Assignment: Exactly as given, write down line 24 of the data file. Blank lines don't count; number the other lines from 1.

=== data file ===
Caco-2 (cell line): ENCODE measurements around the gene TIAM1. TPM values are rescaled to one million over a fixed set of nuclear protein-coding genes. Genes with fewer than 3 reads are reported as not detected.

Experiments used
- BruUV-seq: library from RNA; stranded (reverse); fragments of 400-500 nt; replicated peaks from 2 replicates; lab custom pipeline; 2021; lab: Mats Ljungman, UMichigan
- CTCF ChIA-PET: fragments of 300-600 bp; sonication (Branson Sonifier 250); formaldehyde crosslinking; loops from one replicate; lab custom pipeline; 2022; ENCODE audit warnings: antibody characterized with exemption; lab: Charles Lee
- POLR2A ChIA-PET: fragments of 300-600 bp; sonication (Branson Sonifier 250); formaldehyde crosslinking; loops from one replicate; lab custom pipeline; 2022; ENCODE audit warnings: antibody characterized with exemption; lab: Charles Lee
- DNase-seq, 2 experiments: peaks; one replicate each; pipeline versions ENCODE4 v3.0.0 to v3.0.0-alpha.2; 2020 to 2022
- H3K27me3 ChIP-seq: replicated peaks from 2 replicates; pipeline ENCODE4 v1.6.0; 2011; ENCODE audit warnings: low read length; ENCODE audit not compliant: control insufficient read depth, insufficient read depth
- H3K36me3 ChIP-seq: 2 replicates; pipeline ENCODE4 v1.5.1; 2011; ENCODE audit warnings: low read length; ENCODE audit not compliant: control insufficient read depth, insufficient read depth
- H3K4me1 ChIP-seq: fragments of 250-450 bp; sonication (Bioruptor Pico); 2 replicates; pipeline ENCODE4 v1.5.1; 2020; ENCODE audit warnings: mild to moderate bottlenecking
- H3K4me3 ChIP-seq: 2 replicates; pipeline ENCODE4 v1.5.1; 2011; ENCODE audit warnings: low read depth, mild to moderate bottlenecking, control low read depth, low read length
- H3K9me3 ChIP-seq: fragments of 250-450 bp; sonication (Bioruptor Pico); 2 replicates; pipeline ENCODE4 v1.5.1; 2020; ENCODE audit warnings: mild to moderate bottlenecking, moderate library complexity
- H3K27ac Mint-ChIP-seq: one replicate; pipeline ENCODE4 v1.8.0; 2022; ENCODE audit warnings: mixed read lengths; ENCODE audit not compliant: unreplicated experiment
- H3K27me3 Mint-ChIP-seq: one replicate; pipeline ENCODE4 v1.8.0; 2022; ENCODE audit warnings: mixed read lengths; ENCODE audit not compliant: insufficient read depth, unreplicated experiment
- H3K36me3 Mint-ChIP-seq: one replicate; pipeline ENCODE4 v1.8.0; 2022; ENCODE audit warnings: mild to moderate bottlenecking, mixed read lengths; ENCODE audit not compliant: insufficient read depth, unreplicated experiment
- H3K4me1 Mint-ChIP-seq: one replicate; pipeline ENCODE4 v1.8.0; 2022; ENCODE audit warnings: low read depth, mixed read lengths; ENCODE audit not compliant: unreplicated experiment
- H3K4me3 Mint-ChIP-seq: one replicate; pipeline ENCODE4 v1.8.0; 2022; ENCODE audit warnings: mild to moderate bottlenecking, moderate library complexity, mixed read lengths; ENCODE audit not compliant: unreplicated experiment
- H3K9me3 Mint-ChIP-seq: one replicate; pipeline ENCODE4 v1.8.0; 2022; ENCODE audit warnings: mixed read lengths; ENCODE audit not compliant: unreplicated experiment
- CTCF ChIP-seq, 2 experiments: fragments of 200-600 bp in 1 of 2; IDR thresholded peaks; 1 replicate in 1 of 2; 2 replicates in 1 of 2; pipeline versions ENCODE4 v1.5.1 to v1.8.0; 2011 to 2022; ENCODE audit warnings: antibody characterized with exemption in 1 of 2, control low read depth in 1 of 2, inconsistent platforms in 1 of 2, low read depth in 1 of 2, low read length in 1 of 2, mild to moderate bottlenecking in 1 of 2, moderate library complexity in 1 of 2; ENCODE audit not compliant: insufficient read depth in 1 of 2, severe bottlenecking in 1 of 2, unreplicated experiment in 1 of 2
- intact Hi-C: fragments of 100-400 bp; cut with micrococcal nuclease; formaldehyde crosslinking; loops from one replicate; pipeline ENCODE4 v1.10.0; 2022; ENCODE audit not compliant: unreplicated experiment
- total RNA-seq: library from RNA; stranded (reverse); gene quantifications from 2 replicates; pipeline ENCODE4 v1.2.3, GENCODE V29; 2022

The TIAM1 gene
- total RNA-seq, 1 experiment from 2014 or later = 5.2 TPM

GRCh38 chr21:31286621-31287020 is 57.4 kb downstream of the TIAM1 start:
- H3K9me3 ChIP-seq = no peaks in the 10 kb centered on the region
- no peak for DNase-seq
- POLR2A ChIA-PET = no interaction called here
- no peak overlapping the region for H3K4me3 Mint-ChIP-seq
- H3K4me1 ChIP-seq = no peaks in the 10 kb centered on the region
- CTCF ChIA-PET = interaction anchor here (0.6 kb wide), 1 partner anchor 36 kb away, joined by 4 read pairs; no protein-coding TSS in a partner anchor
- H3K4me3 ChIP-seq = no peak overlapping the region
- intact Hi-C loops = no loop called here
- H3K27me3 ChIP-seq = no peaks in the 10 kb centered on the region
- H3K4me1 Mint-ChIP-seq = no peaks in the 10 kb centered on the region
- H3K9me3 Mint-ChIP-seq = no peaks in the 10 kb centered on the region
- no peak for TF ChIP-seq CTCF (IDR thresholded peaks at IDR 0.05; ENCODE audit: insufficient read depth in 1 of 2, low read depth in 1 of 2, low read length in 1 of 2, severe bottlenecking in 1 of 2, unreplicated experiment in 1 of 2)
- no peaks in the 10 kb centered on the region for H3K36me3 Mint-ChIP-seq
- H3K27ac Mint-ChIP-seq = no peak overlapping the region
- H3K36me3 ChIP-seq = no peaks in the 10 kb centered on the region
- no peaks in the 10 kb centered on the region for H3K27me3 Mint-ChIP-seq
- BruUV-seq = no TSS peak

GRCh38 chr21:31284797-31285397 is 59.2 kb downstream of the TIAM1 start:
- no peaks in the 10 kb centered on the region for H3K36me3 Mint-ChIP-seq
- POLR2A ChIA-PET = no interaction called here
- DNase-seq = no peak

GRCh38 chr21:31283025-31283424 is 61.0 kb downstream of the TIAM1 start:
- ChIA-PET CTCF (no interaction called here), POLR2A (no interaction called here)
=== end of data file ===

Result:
- H3K9me3 ChIP-seq = no peaks in the 10 kb centered on the region